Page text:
• Relisting. This is already a complex story, with extensive discussion and some cut-and-paste moves. The history currently at Chinese calligraphy needs to be preserved, so it's not a simple move. But the central questions are (1) what is the scope of this article? Does it include Japanese and Korean calligraphy? At present it does deal with these, despite what is said above. (2) Does the term East Asian calligraphy include Japanese and Korean calligraphy? At present and for some years the article has claimed it does not [7], but this claim is unreferenced. Andrewa (talk) 03:17, 27 February 2012 (UTC)
(1) It's the impact on and difference of it in context of Chinese calligraphy. (2) That looks like an uncited compromise as this article is located here, and WP:COMMONNAME overrules it anyway.--Cold Season (talk) 04:42, 27 February 2012 (UTC)
Disagree that COMMONNAME overrules, the policy is quite deliberately phrased to prevent that particular argument. You seem to be challenging the current article content East Asian Calligraphy usually refers to Chinese character calligraphy [8], is that correct? Andrewa (talk) 18:12, 27 February 2012 (UTC)
Chinese calligraphy meets wp:commonname over East Asian calligraphy, and what I earlier mean is that it still applies even if "East Asian calligraphy is usually Chinese calligraphy", which it is not and uncited. Correct. I should note that the article does not state that Japanese and Korean is not included in what is termed East Asian calligraphy as you mentioned earlier. --Cold Season (talk) 00:59, 28 February 2012 (UTC)
  • Support No doubt an article that should be called "East Asian calligraphy" could be written, but this is an article that should be called "Chinese calligraphy", which redirects here. Rewrite the lead sentence, & set up a disam page for EAC with the various national types. Johnbod (talk) 16:50, 28 February 2012 (UTC)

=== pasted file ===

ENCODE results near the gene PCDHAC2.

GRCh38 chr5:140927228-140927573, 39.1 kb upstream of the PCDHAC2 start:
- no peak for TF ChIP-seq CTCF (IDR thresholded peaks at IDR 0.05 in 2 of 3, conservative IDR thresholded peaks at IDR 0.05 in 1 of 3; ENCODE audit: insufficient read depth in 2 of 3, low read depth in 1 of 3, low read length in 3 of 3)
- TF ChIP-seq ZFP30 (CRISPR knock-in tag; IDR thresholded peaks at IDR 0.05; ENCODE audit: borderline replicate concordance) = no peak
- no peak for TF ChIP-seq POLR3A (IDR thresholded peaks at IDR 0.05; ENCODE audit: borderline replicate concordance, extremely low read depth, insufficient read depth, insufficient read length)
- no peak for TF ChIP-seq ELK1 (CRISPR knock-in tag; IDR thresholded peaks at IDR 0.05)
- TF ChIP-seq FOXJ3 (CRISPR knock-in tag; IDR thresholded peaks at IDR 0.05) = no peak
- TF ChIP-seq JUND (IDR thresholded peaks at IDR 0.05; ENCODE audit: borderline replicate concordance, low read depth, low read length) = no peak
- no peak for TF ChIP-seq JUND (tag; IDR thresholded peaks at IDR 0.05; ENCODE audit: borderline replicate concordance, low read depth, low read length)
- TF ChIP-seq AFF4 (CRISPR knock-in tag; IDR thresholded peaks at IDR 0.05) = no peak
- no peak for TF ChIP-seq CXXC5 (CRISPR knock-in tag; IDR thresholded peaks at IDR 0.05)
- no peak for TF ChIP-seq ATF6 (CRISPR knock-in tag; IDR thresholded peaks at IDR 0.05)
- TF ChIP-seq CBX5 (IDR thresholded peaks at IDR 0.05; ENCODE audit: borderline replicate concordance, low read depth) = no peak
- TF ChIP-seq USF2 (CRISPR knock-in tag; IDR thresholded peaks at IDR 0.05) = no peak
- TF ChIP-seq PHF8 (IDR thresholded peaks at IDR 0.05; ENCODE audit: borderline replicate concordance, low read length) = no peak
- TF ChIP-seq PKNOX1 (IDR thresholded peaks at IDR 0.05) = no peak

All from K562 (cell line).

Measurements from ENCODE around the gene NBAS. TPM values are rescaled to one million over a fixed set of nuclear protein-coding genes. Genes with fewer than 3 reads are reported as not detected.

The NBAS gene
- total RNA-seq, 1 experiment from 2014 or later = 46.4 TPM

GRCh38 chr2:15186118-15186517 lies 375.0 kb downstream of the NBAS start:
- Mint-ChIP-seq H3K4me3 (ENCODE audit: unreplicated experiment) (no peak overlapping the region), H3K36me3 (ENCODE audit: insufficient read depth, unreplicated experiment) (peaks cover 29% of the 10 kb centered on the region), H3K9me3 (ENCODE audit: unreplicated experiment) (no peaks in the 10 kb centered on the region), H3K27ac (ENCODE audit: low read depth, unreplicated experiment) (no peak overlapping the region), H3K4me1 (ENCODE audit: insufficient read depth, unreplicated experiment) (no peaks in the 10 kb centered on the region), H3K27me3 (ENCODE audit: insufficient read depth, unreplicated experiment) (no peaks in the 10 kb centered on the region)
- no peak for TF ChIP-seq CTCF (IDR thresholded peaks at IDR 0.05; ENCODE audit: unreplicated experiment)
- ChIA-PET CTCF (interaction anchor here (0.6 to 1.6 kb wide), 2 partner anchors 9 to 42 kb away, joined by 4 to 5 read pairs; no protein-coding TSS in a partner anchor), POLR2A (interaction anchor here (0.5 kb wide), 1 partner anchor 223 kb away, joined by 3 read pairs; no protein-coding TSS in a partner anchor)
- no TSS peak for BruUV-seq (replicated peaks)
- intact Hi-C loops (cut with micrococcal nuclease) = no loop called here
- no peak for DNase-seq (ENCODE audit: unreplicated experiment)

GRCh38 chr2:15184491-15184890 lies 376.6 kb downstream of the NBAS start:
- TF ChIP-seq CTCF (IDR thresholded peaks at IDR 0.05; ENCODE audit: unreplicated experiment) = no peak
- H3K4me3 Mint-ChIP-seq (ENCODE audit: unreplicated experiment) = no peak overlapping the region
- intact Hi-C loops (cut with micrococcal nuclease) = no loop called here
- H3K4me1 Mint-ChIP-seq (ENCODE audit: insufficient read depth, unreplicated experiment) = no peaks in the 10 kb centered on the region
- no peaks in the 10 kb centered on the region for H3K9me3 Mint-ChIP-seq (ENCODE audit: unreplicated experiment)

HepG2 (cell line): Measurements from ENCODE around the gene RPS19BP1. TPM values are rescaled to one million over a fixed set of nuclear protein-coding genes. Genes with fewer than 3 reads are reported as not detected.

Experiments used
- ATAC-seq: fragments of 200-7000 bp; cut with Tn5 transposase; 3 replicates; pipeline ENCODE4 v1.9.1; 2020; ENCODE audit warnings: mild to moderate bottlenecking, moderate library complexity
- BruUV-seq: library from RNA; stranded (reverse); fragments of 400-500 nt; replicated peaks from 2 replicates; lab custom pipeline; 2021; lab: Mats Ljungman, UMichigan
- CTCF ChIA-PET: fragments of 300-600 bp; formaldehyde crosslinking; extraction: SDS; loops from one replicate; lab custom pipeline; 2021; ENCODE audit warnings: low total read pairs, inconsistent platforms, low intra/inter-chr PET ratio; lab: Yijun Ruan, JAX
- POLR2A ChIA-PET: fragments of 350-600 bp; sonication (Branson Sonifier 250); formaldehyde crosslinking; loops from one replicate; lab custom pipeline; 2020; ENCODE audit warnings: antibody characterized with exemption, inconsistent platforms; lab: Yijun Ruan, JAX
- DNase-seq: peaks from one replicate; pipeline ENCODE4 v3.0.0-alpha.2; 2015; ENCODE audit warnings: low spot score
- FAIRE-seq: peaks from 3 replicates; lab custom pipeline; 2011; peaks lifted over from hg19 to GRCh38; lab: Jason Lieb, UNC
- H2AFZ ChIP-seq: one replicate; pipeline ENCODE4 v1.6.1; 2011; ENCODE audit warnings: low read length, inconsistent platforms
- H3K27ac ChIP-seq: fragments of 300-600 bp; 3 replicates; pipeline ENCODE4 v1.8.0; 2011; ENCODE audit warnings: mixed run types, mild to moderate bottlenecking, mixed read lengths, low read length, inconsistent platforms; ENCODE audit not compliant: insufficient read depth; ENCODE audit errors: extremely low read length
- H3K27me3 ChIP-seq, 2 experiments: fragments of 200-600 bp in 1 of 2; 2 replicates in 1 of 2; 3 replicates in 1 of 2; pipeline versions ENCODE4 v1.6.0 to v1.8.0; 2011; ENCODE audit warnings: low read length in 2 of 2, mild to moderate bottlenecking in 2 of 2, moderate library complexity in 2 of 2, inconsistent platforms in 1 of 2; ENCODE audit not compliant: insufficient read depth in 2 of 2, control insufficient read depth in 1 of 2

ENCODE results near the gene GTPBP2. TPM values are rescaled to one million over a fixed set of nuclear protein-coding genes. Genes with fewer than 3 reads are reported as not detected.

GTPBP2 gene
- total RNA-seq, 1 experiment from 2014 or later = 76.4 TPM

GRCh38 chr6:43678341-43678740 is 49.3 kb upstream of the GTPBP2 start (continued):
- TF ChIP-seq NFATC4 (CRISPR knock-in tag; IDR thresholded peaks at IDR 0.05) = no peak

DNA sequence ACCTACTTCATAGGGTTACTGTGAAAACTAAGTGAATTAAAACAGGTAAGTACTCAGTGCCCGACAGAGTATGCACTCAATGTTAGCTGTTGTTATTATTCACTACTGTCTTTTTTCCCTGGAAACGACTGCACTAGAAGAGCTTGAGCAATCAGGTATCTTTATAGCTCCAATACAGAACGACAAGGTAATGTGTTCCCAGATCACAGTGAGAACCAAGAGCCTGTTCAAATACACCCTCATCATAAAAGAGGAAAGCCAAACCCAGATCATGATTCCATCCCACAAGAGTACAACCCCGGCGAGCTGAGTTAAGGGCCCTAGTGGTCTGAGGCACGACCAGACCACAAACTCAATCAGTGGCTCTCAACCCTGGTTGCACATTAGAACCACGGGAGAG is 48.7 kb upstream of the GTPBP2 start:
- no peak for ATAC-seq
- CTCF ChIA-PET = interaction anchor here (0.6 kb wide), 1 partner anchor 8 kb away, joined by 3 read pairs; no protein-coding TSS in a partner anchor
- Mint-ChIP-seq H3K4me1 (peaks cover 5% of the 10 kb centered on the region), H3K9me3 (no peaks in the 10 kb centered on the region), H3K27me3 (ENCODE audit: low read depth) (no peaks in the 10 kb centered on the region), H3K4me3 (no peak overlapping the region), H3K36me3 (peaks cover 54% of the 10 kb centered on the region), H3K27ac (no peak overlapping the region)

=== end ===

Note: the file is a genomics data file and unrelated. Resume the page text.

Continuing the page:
• Support per above. But there should be an article for East Asian calligraphy more generally, since the calligraphy of kana and hangul do share important characteristics with the calligraphy of Chinese hanzi for fairly obvious reasons. Those are dealt with only very briefly in the present article. --Tyrannus Mundi (talk) 15:26, 9 March 2012 (UTC)
The above discussion is preserved as an archive of a requested move. Please do not modify it. Subsequent comments should be made in a new section on this talk page. No further edits should be made to this section.

Black paper, white ink, and pencil brush[edit]

Example of Siamese calligraphy using similar technique

John Robert Morrison (1814 - 1843) accompanied Edmund Roberts to Cochin-China and Siam, as Chinese interpreter and translator. As he was fluent only in Mandarin, many negotiations where conducted by means of Chinese characters on Chinese black paper using white ink and pencil brush. --Pawyilee (talk) 09:57, 27 June 2012 (UTC)

Problem laying out[edit]

With this table : " {{East Asian Calligraphy styles|place=right|size=60px}} "

— Preceding unsigned comment added by (talk) 00:12, 25 October 2012 (UTC)

Reverting (mostly) vandalism[edit]

I reverted today a set of edits to the intro between 27 February and 8 March 2013; some were clearly vandalism by anonymous users, deleting material (also parts of words); other ones were partially in good faith, but were deleting the resulting nonsense instead of reverting the vandalism. Some deletions might have been intended and legitimate, but without an explanation I assumed otherwise. In particular, I restored the sentence "There is a general standardization of the various styles of calligraphy in this tradition.", even though it's rather vague and hard to understand - but I think it probably just deserves rewriting.


  1. should we protect the page from anonymous edits, given the amount of vandalism by anonymous users?
  2. if you want to redo some of the edits, please do them as clearly non-vandalic edit, with a username and an explanation. Thanks!

--Blaisorblade (talk) 16:58, 31 March 2013 (UTC) I agree with Blaisoblade Mikhail.bulgakov (talk) 23:25, 27 June 2015 (UTC)